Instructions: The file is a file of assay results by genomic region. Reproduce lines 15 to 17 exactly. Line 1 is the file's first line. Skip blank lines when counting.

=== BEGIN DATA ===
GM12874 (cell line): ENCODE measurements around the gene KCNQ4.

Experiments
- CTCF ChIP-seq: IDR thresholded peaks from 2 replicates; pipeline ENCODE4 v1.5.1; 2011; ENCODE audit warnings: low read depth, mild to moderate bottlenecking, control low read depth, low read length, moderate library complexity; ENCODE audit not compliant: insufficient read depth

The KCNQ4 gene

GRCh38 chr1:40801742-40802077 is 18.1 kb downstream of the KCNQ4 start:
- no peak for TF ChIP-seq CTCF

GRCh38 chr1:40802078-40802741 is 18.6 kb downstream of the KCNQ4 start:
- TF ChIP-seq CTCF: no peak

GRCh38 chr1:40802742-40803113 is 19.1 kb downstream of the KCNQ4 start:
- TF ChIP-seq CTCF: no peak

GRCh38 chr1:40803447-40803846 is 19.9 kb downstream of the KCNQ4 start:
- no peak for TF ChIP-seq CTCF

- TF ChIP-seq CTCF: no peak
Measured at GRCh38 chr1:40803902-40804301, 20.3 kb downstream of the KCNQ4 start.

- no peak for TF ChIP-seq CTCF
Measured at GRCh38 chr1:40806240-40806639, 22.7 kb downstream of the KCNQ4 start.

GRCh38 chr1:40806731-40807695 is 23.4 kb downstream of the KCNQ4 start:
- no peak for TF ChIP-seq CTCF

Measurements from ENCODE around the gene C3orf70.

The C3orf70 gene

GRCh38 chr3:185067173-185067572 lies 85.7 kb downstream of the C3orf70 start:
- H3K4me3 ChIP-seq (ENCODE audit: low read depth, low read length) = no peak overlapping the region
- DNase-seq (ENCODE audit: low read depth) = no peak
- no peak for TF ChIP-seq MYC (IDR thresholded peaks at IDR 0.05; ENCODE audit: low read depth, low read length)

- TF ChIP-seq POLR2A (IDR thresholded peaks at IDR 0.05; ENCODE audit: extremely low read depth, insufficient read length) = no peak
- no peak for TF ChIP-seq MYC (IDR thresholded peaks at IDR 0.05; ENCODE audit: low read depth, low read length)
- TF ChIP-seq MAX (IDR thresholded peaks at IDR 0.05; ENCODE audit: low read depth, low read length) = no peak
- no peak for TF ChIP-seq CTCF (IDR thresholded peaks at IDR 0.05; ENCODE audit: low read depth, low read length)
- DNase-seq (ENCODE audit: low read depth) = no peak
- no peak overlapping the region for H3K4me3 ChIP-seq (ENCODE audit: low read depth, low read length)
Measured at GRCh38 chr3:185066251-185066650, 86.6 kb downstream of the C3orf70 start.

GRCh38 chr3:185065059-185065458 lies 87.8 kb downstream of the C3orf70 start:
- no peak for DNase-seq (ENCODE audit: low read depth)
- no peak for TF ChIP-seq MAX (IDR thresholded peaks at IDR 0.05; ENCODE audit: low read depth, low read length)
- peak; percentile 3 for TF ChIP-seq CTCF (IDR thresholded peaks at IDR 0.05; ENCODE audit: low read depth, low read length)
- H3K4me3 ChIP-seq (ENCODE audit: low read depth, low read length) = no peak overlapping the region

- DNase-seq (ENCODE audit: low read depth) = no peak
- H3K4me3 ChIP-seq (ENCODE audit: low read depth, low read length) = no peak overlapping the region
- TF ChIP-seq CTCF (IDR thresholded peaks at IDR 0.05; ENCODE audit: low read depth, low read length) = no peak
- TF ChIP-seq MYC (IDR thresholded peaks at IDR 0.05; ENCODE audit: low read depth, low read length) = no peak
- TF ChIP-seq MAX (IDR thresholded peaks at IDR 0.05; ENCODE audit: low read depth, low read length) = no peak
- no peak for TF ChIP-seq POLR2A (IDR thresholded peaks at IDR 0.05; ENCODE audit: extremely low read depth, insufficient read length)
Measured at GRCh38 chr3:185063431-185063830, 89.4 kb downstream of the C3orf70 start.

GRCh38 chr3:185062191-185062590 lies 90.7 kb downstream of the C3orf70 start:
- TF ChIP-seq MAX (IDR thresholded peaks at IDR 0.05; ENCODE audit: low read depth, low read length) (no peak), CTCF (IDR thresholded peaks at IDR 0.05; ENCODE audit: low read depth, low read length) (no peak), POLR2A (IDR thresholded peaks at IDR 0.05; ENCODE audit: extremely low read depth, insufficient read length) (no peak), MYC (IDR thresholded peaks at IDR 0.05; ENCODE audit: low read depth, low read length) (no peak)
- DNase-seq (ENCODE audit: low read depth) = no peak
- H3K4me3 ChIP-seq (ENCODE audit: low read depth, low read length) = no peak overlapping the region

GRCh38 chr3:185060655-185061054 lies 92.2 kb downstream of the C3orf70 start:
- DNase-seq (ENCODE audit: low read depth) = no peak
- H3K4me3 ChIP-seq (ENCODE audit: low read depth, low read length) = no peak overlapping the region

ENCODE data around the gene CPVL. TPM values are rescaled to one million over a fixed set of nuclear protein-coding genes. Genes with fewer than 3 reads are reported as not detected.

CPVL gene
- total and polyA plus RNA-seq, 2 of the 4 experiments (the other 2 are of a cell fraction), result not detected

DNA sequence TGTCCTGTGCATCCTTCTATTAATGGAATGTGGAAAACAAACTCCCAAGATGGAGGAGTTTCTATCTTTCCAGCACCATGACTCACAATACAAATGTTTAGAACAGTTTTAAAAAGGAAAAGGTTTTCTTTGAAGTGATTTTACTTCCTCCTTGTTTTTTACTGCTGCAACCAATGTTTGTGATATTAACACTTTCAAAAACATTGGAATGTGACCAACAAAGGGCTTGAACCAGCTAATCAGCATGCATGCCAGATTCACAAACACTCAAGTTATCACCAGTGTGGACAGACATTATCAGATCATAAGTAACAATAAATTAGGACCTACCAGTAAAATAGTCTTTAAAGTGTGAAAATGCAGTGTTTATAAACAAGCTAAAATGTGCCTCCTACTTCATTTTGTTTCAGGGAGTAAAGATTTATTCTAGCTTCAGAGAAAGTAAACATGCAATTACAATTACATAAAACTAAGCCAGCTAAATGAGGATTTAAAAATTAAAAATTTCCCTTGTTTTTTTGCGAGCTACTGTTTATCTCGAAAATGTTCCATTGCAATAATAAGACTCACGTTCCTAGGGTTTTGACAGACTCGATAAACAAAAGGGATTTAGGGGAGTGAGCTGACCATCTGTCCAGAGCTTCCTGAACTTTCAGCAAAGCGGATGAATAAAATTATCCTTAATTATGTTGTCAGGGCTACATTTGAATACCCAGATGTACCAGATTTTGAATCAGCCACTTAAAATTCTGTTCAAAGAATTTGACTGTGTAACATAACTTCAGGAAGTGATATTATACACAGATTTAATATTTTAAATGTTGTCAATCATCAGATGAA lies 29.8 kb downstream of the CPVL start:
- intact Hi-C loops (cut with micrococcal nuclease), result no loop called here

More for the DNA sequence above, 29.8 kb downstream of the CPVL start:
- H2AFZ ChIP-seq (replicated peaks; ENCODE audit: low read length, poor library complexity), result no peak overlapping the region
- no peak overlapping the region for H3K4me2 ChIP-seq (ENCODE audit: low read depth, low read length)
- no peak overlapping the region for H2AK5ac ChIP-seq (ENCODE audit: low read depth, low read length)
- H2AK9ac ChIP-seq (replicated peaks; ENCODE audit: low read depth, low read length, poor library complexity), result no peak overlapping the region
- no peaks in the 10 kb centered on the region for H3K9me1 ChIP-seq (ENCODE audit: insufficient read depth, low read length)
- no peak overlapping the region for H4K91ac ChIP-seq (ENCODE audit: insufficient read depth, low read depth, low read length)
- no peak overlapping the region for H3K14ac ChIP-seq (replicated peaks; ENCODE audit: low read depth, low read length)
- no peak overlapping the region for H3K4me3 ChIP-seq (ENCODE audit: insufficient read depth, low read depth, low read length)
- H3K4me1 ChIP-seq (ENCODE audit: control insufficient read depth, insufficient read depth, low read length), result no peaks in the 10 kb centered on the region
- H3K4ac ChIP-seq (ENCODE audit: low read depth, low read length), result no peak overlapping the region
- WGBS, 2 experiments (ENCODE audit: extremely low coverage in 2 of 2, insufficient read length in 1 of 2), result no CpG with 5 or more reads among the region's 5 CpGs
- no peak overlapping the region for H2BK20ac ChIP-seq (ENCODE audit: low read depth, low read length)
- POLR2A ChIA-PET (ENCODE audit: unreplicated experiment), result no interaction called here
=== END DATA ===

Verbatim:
- no peak for TF ChIP-seq CTCF
Measured at GRCh38 chr1:40806240-40806639, 22.7 kb downstream of the KCNQ4 start.

GRCh38 chr1:40806731-40807695 is 23.4 kb downstream of the KCNQ4 start: